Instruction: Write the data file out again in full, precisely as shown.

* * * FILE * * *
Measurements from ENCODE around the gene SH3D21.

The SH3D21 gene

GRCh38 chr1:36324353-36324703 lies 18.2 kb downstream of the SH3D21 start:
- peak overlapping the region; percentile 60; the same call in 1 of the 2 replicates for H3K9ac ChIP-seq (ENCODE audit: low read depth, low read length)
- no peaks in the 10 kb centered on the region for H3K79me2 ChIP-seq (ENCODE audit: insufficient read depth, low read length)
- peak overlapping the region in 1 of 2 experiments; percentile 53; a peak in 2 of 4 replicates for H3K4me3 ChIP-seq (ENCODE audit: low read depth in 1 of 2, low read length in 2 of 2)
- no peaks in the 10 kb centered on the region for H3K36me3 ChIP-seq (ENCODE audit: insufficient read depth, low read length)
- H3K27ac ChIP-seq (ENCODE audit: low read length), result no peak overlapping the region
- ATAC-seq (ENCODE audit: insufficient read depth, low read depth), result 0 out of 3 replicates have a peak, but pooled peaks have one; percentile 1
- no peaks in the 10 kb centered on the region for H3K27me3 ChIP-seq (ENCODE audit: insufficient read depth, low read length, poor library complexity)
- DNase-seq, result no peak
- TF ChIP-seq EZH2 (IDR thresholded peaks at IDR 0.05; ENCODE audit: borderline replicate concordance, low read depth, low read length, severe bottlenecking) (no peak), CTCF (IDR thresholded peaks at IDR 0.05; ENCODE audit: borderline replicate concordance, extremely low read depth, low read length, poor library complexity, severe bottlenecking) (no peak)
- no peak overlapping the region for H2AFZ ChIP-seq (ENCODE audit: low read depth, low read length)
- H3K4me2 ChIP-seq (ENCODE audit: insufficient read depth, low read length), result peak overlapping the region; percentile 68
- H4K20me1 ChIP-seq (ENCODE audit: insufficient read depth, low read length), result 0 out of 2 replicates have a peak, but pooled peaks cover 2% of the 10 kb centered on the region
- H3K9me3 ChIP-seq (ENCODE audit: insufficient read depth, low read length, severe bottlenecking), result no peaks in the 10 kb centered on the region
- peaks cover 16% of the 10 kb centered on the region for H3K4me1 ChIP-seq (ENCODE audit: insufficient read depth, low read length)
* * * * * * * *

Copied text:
Measurements from ENCODE around the gene SH3D21.

The SH3D21 gene

GRCh38 chr1:36324353-36324703 lies 18.2 kb downstream of the SH3D21 start:
- peak overlapping the region; percentile 60; the same call in 1 of the 2 replicates for H3K9ac ChIP-seq (ENCODE audit: low read depth, low read length)
- no peaks in the 10 kb centered on the region for H3K79me2 ChIP-seq (ENCODE audit: insufficient read depth, low read length)
- peak overlapping the region in 1 of 2 experiments; percentile 53; a peak in 2 of 4 replicates for H3K4me3 ChIP-seq (ENCODE audit: low read depth in 1 of 2, low read length in 2 of 2)
- no peaks in the 10 kb centered on the region for H3K36me3 ChIP-seq (ENCODE audit: insufficient read depth, low read length)
- H3K27ac ChIP-seq (ENCODE audit: low read length), result no peak overlapping the region
- ATAC-seq (ENCODE audit: insufficient read depth, low read depth), result 0 out of 3 replicates have a peak, but pooled peaks have one; percentile 1
- no peaks in the 10 kb centered on the region for H3K27me3 ChIP-seq (ENCODE audit: insufficient read depth, low read length, poor library complexity)
- DNase-seq, result no peak
- TF ChIP-seq EZH2 (IDR thresholded peaks at IDR 0.05; ENCODE audit: borderline replicate concordance, low read depth, low read length, severe bottlenecking) (no peak), CTCF (IDR thresholded peaks at IDR 0.05; ENCODE audit: borderline replicate concordance, extremely low read depth, low read length, poor library complexity, severe bottlenecking) (no peak)
- no peak overlapping the region for H2AFZ ChIP-seq (ENCODE audit: low read depth, low read length)
- H3K4me2 ChIP-seq (ENCODE audit: insufficient read depth, low read length), result peak overlapping the region; percentile 68
- H4K20me1 ChIP-seq (ENCODE audit: insufficient read depth, low read length), result 0 out of 2 replicates have a peak, but pooled peaks cover 2% of the 10 kb centered on the region
- H3K9me3 ChIP-seq (ENCODE audit: insufficient read depth, low read length, severe bottlenecking), result no peaks in the 10 kb centered on the region
- peaks cover 16% of the 10 kb centered on the region for H3K4me1 ChIP-seq (ENCODE audit: insufficient read depth, low read length)